JK Rowling publisher asked Mermaids trans group to ‘censor’ legal article on free-speech ruling The Sunday Times 09.08.20
The original article is here.
JK Rowling’s publisher invited the transgender activist group Mermaids to review an article in a magazine for A-level law students, which summarised a High Court test case on freedom of expression.
The case made headlines in February when the judge likened police to the Gestapo or the Stasi for the way they responded to Harry Miller, 55, a businessman accused of sending transphobic tweets on social media.
Humberside police visited Miller’s place of work and told him his tweets would be recorded as a “non-crime hate incident”. They included a poem about transgender people and one saying: “I was assigned mammal at birth, but my orientation is fish. Don’t mis-species me.”
Management at Hodder Education, part of Hachette UK, referred the article on the ruling to Mermaids, asking it to suggest “examples we can use to counteract the tone and opinions in the piece” and to suggest changes to “anything you feel is untrue, unfair and/or offensive”.
Hachette UK is Rowling’s publisher. Some of its staff have objected to working on her children’s story, The Ickabog, because they dislike her views on gender.
In response to the invitation to suggest changes, the head of legal and policy at Mermaids sent four closely typed pages, including a comment that the article “doesn’t come over as balanced”.
Even before this, Hodder had heavily edited the court report, removing two-thirds of the original, explaining: “We also have to be very careful how we present certain views.”
The author, Ian Yule, protested to the publisher that he had not introduced personal opinions in the article, which was intended to update A-level pupils and their teachers on the court ruling.
“This article contained little or no commentary by me, and no comments whatsoever on the issue of transgenderism,” he said. “My article did not express my own thoughts or beliefs but was a straightforward and accurate report of a High Court judgment.”
He added: “If the judgment of a respected High Court judge is likely to upset such students and their teachers, they have no business studying or teaching this subject.”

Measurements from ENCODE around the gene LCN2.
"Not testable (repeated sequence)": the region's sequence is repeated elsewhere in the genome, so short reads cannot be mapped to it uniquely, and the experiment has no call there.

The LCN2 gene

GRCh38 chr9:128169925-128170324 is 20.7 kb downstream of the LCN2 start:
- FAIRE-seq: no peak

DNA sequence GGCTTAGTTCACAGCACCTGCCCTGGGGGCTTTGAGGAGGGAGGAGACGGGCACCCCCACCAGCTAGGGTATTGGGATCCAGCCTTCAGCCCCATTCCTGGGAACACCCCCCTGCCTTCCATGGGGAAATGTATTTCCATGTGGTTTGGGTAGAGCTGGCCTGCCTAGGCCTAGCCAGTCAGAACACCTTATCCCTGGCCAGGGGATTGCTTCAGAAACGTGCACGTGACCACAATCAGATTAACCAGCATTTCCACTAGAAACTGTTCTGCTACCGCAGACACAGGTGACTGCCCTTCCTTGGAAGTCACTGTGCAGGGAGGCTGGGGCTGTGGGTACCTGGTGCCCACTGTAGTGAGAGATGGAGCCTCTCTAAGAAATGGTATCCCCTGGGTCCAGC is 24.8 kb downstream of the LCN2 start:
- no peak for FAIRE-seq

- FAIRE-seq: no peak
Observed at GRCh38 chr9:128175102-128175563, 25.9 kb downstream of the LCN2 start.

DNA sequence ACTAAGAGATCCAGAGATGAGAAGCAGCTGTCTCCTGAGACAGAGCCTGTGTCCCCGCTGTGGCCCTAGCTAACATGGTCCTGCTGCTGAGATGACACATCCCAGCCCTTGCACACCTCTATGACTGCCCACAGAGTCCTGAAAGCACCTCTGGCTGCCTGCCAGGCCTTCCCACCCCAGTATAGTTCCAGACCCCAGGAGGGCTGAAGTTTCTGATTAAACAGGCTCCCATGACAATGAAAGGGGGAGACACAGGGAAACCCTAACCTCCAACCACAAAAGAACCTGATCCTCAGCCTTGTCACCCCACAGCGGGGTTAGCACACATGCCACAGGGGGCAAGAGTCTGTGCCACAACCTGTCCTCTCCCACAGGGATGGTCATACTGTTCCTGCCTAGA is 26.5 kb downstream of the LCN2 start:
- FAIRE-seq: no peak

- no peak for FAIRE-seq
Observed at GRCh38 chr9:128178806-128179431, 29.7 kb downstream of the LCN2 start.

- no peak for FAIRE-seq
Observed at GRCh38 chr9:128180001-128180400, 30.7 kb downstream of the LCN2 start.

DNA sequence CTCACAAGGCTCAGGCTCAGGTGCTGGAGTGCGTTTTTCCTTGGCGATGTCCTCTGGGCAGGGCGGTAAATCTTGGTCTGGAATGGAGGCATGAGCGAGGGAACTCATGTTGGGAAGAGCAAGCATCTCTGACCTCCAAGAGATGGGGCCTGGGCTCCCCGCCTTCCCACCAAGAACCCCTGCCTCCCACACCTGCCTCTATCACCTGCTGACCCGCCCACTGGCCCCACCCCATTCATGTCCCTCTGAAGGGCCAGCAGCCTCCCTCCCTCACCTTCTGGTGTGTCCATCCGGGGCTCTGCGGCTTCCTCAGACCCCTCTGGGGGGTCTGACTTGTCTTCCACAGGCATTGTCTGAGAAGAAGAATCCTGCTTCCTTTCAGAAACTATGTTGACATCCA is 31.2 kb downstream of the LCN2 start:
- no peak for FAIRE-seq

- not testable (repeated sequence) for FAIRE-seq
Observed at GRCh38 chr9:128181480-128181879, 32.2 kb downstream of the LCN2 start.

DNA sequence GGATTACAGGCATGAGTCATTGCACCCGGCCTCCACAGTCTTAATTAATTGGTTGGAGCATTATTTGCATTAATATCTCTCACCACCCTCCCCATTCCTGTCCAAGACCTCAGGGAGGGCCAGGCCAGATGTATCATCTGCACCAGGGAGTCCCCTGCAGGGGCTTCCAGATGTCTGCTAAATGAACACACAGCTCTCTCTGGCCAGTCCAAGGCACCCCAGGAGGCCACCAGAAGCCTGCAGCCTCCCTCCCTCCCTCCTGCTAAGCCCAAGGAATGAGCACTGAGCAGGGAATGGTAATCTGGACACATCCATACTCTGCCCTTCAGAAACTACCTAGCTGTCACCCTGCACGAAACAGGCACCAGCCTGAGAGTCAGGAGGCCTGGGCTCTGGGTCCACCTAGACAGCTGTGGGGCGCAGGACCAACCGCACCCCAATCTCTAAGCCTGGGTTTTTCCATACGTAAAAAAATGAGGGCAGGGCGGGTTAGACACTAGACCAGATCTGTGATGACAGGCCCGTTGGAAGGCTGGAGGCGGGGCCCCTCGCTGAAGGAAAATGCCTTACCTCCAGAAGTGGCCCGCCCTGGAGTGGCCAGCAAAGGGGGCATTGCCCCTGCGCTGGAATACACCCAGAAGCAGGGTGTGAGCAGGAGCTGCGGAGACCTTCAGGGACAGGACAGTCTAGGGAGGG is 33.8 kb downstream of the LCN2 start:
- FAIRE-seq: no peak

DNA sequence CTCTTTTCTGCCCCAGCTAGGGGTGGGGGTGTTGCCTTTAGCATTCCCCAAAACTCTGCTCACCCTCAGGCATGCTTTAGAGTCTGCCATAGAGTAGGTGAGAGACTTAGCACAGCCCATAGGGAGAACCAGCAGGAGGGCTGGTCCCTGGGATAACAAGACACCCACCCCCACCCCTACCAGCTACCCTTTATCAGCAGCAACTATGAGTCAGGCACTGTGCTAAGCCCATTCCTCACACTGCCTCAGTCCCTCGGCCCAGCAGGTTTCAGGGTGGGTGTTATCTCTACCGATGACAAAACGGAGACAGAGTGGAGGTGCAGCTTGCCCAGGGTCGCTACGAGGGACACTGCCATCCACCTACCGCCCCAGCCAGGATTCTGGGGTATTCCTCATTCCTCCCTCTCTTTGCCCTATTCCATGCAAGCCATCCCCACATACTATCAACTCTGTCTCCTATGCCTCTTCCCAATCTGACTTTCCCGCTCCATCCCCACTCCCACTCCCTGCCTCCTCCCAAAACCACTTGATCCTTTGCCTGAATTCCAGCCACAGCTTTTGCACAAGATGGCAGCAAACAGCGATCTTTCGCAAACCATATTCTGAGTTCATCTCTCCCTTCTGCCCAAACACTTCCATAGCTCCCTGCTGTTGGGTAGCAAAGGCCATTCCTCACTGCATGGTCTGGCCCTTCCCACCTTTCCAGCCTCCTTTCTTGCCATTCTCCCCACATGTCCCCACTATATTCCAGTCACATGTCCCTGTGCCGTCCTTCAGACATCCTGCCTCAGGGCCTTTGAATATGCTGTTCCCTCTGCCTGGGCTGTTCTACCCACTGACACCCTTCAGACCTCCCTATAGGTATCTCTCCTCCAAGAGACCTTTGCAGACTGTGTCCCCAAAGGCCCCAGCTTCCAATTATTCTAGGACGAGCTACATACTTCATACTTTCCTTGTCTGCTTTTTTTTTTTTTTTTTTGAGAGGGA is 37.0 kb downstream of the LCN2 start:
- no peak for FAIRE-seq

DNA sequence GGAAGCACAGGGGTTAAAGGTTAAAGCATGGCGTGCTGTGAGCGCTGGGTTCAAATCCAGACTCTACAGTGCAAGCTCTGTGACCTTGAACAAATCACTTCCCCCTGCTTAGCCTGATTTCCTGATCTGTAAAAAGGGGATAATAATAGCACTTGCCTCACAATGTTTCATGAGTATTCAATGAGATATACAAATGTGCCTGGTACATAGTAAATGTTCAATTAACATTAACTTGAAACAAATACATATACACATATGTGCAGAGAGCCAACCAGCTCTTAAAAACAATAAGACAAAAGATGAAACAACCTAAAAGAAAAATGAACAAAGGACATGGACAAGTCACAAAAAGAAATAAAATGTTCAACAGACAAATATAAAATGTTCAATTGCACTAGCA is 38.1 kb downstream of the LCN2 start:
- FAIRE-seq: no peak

In its justification for the intervention, a Hodder editor told him: “The claimant’s [Harry Miller’s] views and the judge’s [Mr Justice Julian Knowles’s] comments about transgender issues would be offensive to most of our readers and our staff.”
The publisher’s behaviour so angered Yule that he resigned as chairman of the editorial board of A-Level Law Review. He wrote to colleagues: “In the process of ‘reviewing’ my article [Mermaids] effectively destroyed it.”
For Yule, 72, who had chaired the board for nine years, the publisher’s behaviour was “far beyond parody” because at the time of the dispute Rowling — its star author — had come under attack for challenging the use of the phrase “people who menstruate” instead of women.
Daniel Radcliffe, who became a child star playing Harry Potter in the films of Rowling’s books, was among those who turned on her, stating: “Transgender women are women. Any statement to the contrary erases the identity and dignity of transgender people.”
When editorial staff threatened to stop work on her new fairytale, The Ickabog, Hachette released a statement on June 16 intended to define the boundaries of when it was valid to involve personal beliefs at work.
It said: “Freedom of speech is the cornerstone of publishing. We fundamentally believe that everyone has the right to express their own thoughts and beliefs.”
Five days earlier, James Benefield, a senior executive at Hodder, had sent Yule the Mermaids review and told him: “Mermaids have requested quite a few changes here. It is important we do follow all of the attached advice — not only is it from a trans-specialist organisation, it is also from the company lawyer who felt they were best placed to review the piece.”
He stated that it was “an issue of balance rather than of censorship or freedom of speech” and made a mysterious reference to “various occurrences in other things we’ve published”.
Another member of the editorial board, Andrew Mitchell, suggested in vain that one way out of the impasse was for A-Level Law Review to pioneer “trigger warnings” about articles that some students might find offensive and provide “safe spaces” for students by providing independent sources of advice at the end of potentially hard-hitting articles.
Harry Miller said the episode showed transgender activists have no respect for the law “because unless you go 100% along with what they want, anything less is not good enough”.
Hodder said: “In editorial disputes, it is good practice to go to an external body for a second opinion. We approached a couple of organisations for this. [Yule] chose not to engage with the Mermaids review or, for the most part, our edits. We work with many different organisations and individuals to review content, including authors, academics, charities and special interest groups.”